in a long-term approach

The approach to fund development by our UK and Europe asset management business, M&G, reinforces the business’s relentless focus on the long-term interests of investors.

M&G has strict criteria for new fund propositions, with investment management capabilities at its core.

Chris Jackson, M&G’s Product Director, says: “In a sense, sustainability is what our success is all about. If our funds were not fair, transparent and sustainable, we would soon be found out by the market.”

All new fund proposition suggestions are subject to a rigorous process of review and appraisal to ensure there is a clearly defined market for it, and, importantly, we are able to support it with our investment management capabilities. In marked contrast to many other investment houses, many people at M&G have been with the business for more than 20 years and this wealth of experience is highly prized. It’s an approach that clearly finds favour with investors, who regularly rate us as the most trusted brand12. One of the oldest and best selling M&G equity funds, the M&G Recovery Fund, was launched in 1969. Since then it has been the responsibility of only three investment managers. M&G’s best selling equity fund in 2010, the M&G Global Basics Fund, has had the same fund manager since its launch in 2000.


The year the M&G
Recovery Fund
was launched

“Sustainability is what our success is all about. If our funds were not fair, transparent and sustainable, we would soon be found out by the market.”


  • Our investment capabilities
  • Making sure we have the best product
  • Maximum exposure through the appropriate distribution channels

Chris describes how new funds evolve and the series of assessments that each has to undergo before it will be put to the market: “While we look at the market for changes in demographics, changes in buying patterns, where new fund propositions are emerging and so on, it’s not the market that fundamentally drives the funds we create. It’s our investment capabilities, and the individuals, which are critical. The rest is about making sure we have the best product and maximum exposure through the appropriate distribution channels. That leads us to a much more focused fund range. Every single fund that we take to the market has a very strictly defined mandate: to either match an existing opportunity in the marketplace, or create an unrealised aspiration.”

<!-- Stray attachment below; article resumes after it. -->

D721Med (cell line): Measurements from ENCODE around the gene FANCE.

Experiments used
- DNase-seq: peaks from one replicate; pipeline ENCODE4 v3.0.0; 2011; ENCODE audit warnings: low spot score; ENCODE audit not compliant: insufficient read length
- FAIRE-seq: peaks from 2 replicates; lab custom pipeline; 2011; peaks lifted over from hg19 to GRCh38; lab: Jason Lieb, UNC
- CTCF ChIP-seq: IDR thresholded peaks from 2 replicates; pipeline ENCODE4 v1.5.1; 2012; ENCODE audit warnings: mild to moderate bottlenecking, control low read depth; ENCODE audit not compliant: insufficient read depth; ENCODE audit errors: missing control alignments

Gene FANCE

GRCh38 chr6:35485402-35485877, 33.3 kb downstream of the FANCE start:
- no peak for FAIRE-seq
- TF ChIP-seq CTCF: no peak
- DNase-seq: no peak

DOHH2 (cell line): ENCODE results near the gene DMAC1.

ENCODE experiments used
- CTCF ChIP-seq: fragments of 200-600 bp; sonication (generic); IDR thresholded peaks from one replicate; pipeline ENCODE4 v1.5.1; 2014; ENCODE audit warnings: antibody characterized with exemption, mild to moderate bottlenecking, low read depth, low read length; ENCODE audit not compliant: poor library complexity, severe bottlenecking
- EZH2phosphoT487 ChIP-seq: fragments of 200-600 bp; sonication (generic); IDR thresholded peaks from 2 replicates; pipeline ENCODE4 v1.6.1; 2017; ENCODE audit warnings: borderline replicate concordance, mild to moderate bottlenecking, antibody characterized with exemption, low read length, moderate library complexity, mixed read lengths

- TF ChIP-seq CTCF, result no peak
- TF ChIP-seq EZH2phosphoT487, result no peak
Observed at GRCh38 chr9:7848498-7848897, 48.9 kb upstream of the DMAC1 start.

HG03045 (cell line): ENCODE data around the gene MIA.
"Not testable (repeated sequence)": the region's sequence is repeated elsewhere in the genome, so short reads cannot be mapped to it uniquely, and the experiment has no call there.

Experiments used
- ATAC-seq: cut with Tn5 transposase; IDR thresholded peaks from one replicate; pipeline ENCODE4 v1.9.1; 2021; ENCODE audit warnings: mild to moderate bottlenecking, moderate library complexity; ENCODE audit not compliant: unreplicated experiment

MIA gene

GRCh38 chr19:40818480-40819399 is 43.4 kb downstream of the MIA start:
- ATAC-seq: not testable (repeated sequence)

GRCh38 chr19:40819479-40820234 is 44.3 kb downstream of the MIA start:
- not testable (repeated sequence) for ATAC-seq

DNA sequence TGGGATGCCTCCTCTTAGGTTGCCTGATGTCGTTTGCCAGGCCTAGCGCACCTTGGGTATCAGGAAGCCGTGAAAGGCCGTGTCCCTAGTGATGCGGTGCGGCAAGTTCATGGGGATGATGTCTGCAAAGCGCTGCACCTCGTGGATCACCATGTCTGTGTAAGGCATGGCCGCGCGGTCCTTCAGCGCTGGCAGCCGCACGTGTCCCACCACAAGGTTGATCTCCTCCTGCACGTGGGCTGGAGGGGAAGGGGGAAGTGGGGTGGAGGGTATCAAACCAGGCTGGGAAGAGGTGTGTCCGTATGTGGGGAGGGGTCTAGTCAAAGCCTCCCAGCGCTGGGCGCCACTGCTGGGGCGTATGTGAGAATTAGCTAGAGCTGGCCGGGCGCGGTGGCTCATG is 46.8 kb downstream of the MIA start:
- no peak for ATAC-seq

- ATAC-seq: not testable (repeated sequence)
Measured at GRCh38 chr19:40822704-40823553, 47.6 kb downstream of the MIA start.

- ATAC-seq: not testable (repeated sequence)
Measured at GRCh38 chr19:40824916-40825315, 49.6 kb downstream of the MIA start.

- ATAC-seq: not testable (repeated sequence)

Ideas for new funds can come from a number of sources. For example, they may arise from distribution teams who spot opportunities in the market. The investment management floor itself also generates a constant flow of ideas. Chris’s team is responsible for assessing the feasibility of these new ideas and, if appropriate, progressing them through the development process. He explains how this works: “What we do initially is stress-test and question the proposed investment proposition, drawing in other expertise such as investment management, legal, and marketing, as well as dedicated product experts who sit in their respective technical teams. If we agree to proceed further, the idea is then assessed by sales teams, with their feedback incorporated into a further stage of development.”

The next step in the process is a confidential review with buyers. If the product is considered ready for market, it then goes through a process of internal sign-off to ensure all technical considerations have been properly assessed and addressed. This involves a series of committees who evaluate each product thoroughly.


  • Stress-test and question the proposed investment proposition
  • Assessment by sales teams
  • Confidential review with buyers
  • Internal assessment and evaluation for final sign-off

“A new fund proposition may push many of the right buttons,” says Chris, “but if it doesn’t meet our strict criteria we won’t move ahead. Sometimes we’ll put it on the shelf, keeping it under review for a possible future launch. Even if there’s a very strong case we still won’t progress the idea if we don’t have an investment manager with the experience to manage the product over the long term.”

Importantly, M&G’s strict assessment criteria does not preclude innovation. In fact, some of M&G’s most recent products have been first to market. For example, M&G launched the Optimal Income Fund in December 2006, the first truly flexible bond fund when investors were looking to use our expertise to create a dynamic fund offering a flexible exposure to the bond market.

Because M&G does not take a ‘house view’ of economic trends and indicators, the business is able to create funds and products that cover a broad range of clients’ investment strategies. A recent example of this was the launch of the M&G UK Inflation Linked Corporate Bond Fund, in 2010. This innovative product allows investors, concerned about inflation in the UK economy, to invest in a range of corporate bonds structured to benefit from a high inflationary environment. Early sales flows suggest the proposition has struck a chord with investors.

“A new fund proposition may push many of the right buttons, but if it doesn’t meet our strict criteria we won’t move ahead.”


Further reading
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12 TNS consumer tracking (September 2010) and Discretionary Asset Managers, ORC Investrack (August 2010)